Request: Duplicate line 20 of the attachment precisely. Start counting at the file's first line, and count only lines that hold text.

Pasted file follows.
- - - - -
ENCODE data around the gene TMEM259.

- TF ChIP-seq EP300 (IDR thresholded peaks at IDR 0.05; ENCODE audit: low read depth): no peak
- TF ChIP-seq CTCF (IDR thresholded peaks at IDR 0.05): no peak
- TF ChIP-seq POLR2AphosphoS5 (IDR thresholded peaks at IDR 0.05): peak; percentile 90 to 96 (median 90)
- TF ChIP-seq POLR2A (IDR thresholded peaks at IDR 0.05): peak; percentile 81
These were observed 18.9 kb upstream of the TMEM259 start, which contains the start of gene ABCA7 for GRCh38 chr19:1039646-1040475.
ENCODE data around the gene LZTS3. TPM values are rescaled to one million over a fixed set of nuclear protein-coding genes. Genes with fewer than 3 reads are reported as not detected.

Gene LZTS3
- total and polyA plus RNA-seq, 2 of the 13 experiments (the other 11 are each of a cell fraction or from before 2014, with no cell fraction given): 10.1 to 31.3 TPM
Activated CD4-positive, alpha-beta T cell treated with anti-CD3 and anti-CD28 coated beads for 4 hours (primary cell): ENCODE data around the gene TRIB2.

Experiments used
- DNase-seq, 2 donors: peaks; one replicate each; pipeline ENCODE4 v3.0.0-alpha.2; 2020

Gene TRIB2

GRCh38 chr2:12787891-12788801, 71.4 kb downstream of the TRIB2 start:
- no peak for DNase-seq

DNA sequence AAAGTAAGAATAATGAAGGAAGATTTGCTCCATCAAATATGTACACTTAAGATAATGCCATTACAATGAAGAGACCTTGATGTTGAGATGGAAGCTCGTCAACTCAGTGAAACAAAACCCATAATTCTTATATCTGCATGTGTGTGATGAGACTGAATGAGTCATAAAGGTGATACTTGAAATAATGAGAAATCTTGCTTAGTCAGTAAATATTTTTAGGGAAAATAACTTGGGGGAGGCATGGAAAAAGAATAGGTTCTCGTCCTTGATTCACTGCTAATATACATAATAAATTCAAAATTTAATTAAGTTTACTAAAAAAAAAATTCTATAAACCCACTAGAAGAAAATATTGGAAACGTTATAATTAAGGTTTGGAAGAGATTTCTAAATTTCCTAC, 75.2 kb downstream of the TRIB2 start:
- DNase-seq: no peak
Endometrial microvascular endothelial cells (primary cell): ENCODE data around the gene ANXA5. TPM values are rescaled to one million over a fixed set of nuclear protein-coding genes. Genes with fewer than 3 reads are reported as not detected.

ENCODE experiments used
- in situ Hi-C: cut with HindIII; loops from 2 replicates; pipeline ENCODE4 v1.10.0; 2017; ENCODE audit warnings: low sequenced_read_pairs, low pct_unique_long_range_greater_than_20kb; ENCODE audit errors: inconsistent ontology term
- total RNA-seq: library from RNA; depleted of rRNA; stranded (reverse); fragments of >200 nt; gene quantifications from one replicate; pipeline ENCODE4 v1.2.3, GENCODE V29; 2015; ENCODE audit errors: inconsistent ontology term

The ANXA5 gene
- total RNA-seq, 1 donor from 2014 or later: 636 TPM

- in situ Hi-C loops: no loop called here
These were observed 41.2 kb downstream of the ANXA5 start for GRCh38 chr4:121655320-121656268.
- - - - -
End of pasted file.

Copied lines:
- in situ Hi-C: cut with HindIII; loops from 2 replicates; pipeline ENCODE4 v1.10.0; 2017; ENCODE audit warnings: low sequenced_read_pairs, low pct_unique_long_range_greater_than_20kb; ENCODE audit errors: inconsistent ontology term